TCS Code Vita Season-5 Round-1 set-1 Program-5

Problem : Mate In One


A Chess board position is accurately captured by Forsyth-Edwards notation and is abbreviated as FEN. A FEN “record” defines a particular game position, all in one line of text and using only the ASCII character set. A FEN record consists of six fields. A complete description of the FEN format to represent Chess positions can be found here 

For the purpose of this problem, only consider first of the six fields of FEN. Before we describe the problem, let us look at how FEN maps to a board position. The following 5 images show board positions and its corresponding FEN representation.

Figure 1.


This board position depicts initial position before any side has made a move. In FEN format this board position is represented as 




Let’s say, White plays e4. Then the board position looks like shown below 

Figure 2.


This board position depicts the Chess board after White has played e4. In FEN format this board position is represented as 




Similarly, 3 more half-moves are depicted in following diagrams 

Figure 3.
Figure 4.
Figure 5.


The FENs corresponding to Figure 3, 4 and 5 are represented as 

           3. rnbqkbnr/pppp1ppp/8/4p3/4P3/8/PPPP1PPP/RNBQKBNR
           4. rnbqkbnr/pppp1ppp/8/4p3/4PP2/8/PPPP2PP/RNBQKBNR
           5. rnbqkbnr/pppp1ppp/8/8/4Pp2/8/PPPP2PP/RNBQKBNR 

Wikipedia describes first field of FEN format as follows 

Piece placement (from white’s perspective). Each rank is described, starting with rank 8 and ending with rank 1; within each rank, the contents of each square are described from file “a” through file “h”. Following theStandard Algebraic Notation (SAN), each piece is identified by a single letter taken from the standard English names (pawn = “P”, knight = “N”, bishop = “B”, rook = “R”, queen = “Q” and king = “K”).[1] White pieces are designated using upper-case letters (“PNBRQK”) while black pieces use lowercase (“pnbrqk”). Empty squares are noted using digits 1 through 8 (the number of empty squares), and “/” separates ranks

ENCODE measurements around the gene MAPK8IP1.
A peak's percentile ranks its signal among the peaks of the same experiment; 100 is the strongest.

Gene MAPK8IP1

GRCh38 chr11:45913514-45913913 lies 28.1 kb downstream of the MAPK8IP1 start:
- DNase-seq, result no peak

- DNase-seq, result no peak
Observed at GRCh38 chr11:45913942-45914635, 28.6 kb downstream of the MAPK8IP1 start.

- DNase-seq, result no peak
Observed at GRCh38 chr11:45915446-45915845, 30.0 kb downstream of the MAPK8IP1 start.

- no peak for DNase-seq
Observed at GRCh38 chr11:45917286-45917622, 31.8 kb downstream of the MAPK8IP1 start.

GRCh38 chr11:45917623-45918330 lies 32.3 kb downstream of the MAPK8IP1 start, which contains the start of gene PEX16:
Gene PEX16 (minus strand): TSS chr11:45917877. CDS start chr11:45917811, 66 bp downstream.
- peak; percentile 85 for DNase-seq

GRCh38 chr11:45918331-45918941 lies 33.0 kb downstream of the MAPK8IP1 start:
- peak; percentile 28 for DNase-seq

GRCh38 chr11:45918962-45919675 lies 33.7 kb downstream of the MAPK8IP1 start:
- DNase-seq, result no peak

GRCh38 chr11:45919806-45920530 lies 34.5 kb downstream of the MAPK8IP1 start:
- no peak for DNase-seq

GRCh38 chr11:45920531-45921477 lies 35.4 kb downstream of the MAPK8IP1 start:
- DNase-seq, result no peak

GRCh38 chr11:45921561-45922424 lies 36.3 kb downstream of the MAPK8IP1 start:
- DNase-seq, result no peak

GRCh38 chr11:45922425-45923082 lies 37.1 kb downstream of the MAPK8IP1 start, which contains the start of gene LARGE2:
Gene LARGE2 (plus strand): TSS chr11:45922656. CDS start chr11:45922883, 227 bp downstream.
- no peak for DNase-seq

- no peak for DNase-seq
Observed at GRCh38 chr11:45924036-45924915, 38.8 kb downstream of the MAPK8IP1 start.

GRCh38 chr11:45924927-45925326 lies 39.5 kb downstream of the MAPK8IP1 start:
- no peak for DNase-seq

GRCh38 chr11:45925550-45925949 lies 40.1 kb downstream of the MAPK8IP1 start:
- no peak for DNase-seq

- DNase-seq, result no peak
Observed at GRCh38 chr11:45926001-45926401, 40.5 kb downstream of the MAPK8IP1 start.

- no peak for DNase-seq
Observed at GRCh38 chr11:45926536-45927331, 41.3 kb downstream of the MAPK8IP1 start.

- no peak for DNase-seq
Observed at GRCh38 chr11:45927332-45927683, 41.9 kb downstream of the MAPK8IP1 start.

Given a board position in FEN format, your task is to find out all move(s) that lead to a forced mate. White to play and win in 1 move. 

Input Format: 
1.    First line contains single FEN record, which corresponds to a particular board position
2.    Second line contains -1 which indicates the end of input

Output Format: 
1.    The output must be printed as follows 
a.     A string “Mating moves ” followed by “[<move format>]”
b.    Where <move format> is move represented in format “[Piece][fromSquare]-[Piece][toSquare]”
c.     If a mating move involves a capture then represent it as “[Piece][fromSquare]-[Piece]x[toSquare]”
d.    If the Piece inflicting a mate is a pawn represent it only as [fromSquare]-[toSquare]
e.    If there is more than one mating move, then follow the rules given below 
                                      i.        Moves must be sorted alphabetically according to their ascii values
                                     ii.        Two moves must be separated by a comma followed by a white space characters
                                    iii.        Between the last move and terminating “]” character there should be no space or comma
2.    See Example section for better understanding of output format

1.    The board position will always be White to move and mate in 1
2.    Since we focus on only first part of the FEN, we are essentially ignoring possibility of Castling being a mating move. Hence our test cases don’t contain FENs which give rise to such positions.
3.    There is no need to handle En Passant positions. There are no test cases involving En Passant moves.
4.    No need to implement pawn promotion rules. Our test cases do not contain positions which will lead to a pawn getting promoted and inflicting a mate.
5.    There are no test cases in which capture by a white pawn leads to a mate.

Sample Input and Output


Mating moves [Qd4-Qxd6]


Mating moves [Qc4-Qc7, Qc4-Qd5, e4-e5]


Board position for sample input 1: 

Figure 6.

Board position for sample input 2: 

Figure 7.